Swag vs Swipe - What's the difference?

swag | swipe |


In intransitive terms the difference between swag and swipe

is that swag is to droop; to sag while swipe is to grab or bat quickly.

In transitive terms the difference between swag and swipe

is that swag is to decorate (something) with loops of draped fabric while swipe is to scan or register by sliding something through a reader.

In countable terms the difference between swag and swipe

is that swag is the booty of a burglar or thief; a boodle while swipe is a strong blow given with a sweeping motion, as with a bat or club.

In uncountable terms the difference between swag and swipe

is that swag is handouts, freebies, or giveaways, such as those handed out at conventions while swipe is poor, weak beer; small beer.

As verbs the difference between swag and swipe

is that swag is to sway; to cause to sway while swipe is to steal or snatch.

As nouns the difference between swag and swipe

is that swag is a loop of draped fabric while swipe is a quick grab, bat, or other motion with the hand or paw; A sweep.

swag

English

Etymology 1

Probably from (etyl)

Verb

(swagg)
  • (intransitive, and, transitive) To sway; to cause to sway.
  • To droop; to sag.
  • * Palsgrave
  • I swag' as a fat person's belly ' swaggeth as he goeth.
  • To decorate (something) with loops of draped fabric.
  • * {{quote-news, year=2009, date=January 29, author=Cathy Horyn, title=In Paris, a Nod to Old Masters, work=New York Times citation
  • , passage=Dior wouldn’t be Dior without the swagged ball gown

    Noun

    (en noun)
  • A loop of draped fabric.
  • * 2005 , , Bloomsbury Publishing, page 438:
  • He looked in bewilderment at number 24, the final house with its regalia of stucco swags and bows.
  • A low point or depression in land; especially , a place where water collects.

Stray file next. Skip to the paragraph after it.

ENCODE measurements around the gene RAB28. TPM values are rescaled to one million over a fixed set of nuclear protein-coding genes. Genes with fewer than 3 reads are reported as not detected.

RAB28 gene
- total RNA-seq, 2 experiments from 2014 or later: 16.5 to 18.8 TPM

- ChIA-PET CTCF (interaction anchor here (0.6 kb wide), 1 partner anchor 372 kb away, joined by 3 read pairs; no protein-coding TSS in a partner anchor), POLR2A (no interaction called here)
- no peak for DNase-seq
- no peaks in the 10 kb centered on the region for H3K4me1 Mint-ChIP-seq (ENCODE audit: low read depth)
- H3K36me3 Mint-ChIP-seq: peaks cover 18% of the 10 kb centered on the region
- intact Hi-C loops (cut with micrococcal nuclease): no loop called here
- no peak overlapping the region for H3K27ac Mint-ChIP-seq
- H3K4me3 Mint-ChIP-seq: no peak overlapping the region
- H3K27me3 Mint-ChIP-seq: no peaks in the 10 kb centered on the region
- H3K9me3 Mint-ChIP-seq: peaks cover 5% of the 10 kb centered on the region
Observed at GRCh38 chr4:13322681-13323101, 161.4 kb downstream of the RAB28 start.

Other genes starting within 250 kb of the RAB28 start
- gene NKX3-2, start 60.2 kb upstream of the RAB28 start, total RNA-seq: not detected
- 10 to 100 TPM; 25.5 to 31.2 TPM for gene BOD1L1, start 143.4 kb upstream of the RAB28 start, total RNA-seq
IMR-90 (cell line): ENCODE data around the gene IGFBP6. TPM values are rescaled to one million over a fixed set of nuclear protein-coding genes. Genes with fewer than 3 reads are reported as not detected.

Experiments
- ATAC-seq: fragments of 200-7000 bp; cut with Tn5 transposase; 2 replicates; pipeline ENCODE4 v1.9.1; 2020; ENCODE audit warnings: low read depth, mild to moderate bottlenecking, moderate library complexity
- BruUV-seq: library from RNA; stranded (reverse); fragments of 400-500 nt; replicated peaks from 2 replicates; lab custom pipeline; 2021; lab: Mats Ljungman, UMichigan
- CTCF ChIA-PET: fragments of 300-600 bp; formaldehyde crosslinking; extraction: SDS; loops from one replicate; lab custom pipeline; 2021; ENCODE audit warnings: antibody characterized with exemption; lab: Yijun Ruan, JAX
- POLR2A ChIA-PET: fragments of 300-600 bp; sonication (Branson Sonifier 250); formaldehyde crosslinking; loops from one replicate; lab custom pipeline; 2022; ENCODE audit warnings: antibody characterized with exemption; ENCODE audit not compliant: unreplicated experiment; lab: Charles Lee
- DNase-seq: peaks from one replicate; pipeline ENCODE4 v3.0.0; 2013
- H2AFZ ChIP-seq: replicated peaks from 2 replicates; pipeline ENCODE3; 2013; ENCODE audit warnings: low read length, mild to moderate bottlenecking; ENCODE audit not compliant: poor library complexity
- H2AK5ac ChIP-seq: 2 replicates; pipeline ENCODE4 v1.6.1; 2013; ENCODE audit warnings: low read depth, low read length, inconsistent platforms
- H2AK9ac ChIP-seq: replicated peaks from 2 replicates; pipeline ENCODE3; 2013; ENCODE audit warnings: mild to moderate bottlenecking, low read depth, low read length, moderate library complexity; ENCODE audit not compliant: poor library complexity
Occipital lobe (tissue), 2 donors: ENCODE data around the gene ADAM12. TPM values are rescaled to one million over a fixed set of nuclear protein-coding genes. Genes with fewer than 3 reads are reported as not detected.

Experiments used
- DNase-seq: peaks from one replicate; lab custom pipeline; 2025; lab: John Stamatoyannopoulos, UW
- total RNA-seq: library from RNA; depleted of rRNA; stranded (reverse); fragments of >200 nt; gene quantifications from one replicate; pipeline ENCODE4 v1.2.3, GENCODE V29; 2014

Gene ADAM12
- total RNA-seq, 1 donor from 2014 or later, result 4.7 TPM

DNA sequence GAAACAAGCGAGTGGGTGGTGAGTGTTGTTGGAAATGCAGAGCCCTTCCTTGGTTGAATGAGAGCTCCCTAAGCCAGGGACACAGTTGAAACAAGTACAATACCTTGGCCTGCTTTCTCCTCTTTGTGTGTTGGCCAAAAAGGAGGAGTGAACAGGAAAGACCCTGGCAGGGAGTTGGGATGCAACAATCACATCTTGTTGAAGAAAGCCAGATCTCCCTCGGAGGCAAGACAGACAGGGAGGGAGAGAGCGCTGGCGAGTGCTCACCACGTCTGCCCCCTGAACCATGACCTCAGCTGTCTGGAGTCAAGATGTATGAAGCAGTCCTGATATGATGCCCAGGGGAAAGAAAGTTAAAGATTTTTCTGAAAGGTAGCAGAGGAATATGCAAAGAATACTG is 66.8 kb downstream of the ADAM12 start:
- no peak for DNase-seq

• * 1902', D. G. Simmons, "The Influence of Contaminated Water in the Development of Diseases", ''The American Practitioner and News'', ' 34 : 182.
  • Whenever the muddy water would accumulate in the swag' the water from the well in question would become muddy After the water in the ' swag had all disappeared through the sink-hole the well water would again become clear.

    Derived terms

    * (l)

    Etymology 2

    (swagger).

    Noun

    (-)
  • (slang) Style; fashionable appearance or manner.
  • * 2009 , Mark Anthony Archer, Exile , page 119
  • Now this dude got swag , and he was pushing up on me but, it wasn't like we was kicking it or anything!”

    Etymology 3

    From British thieves? slang.

    Noun

    (en noun)
  • (countable) The booty of a burglar or thief; a boodle.
  • * 1838 , :
  • “It?s all arranged about bringing off the swag , is it?” asked the Jew. Sikes nodded.
  • * {{quote-book, year=1963, author=(Margery Allingham)
  • , title=(The China Governess) , chapter=Foreword citation , passage=‘I understand that the district was considered a sort of sanctuary,’ the Chief was saying. ‘ […] They tell me there was a recognized swag market down here.’}}
  • * 1971 November 22, Frank E. Emerson, “They Can Get It For You BETTER Than Wholesale”, New York Magazine , page 38